Suburban dream machines

RT talks with Joey Ruigrok van der Werven

Dogtroep, Camel Gossip 2, 1993 Amsterdam

Dogtroep, Camel Gossip 2, 1993 Amsterdam

Joey Ruigrok van der Werven is one of the unsung heroes of Australian contemporary performance. He has brought to his work with the internationally well-travelled Stalker and Marrugeku companies his own box of tools, considerable technical expertise in construction, rigging, contraption-making, pyrotechnics management and strong design sensibility along with a collaborative spirit nurtured in the Netherlands. He was first a props maker in repertory theatre and then, more significantly, head technician and team member with Dogtroep, the renowned Netherlands’ performance company. RT spoke with Joey during the preparatory stages for Mechanix, “a mechanical ecosystem of contraptions”, a spectacular new work in collaboration with the local community for the Bankstown-based Urban Theatre Projects.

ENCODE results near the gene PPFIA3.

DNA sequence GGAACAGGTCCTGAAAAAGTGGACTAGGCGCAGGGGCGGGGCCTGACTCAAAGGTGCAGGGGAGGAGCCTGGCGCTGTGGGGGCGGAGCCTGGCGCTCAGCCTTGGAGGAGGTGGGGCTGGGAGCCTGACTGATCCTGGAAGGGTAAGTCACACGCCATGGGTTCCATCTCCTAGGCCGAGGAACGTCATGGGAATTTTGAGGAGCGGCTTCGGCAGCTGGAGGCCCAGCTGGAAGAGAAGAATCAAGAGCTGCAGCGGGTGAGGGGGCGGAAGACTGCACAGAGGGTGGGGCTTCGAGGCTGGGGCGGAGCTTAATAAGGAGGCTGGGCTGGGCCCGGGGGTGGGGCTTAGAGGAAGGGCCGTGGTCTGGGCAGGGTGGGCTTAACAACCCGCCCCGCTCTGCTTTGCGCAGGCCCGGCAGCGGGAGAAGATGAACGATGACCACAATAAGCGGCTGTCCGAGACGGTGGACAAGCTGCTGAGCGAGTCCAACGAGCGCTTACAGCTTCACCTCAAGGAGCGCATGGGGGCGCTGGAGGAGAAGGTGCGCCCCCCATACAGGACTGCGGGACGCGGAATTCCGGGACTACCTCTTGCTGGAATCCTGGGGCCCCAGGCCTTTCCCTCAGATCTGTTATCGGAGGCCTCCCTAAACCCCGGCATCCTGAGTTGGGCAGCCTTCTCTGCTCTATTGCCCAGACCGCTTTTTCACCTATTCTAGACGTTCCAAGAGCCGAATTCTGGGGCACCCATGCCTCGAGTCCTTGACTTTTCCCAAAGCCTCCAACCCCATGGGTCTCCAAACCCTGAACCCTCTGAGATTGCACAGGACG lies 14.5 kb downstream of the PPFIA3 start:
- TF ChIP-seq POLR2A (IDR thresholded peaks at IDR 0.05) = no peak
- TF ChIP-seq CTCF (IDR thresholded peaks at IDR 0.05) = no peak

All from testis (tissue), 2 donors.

How has your background shaped your work in Australia?

I’ve been living in Australia for 5 and half years. There was a lot of creativity in making the props for repertory theatre but not in the shows and what people did with the props. I was always disappointed. But in Doegtrop everyone contributed. I was part of the team, one of the creators of images, apparatuses and effects. I was also the main technician. Every member in Dogtroep has to come up with scenes. You become a creator—it’s not like someone saying can I have this or do that. Musicians, sculptors, welders, performers, inventors, dramaturgs, all have to come up with their own scenes and they can be very hi-tech—motors, pistons, sprockets, fireworks, lots of lights—but also very very lo-tech, like props made out of bamboo and paper.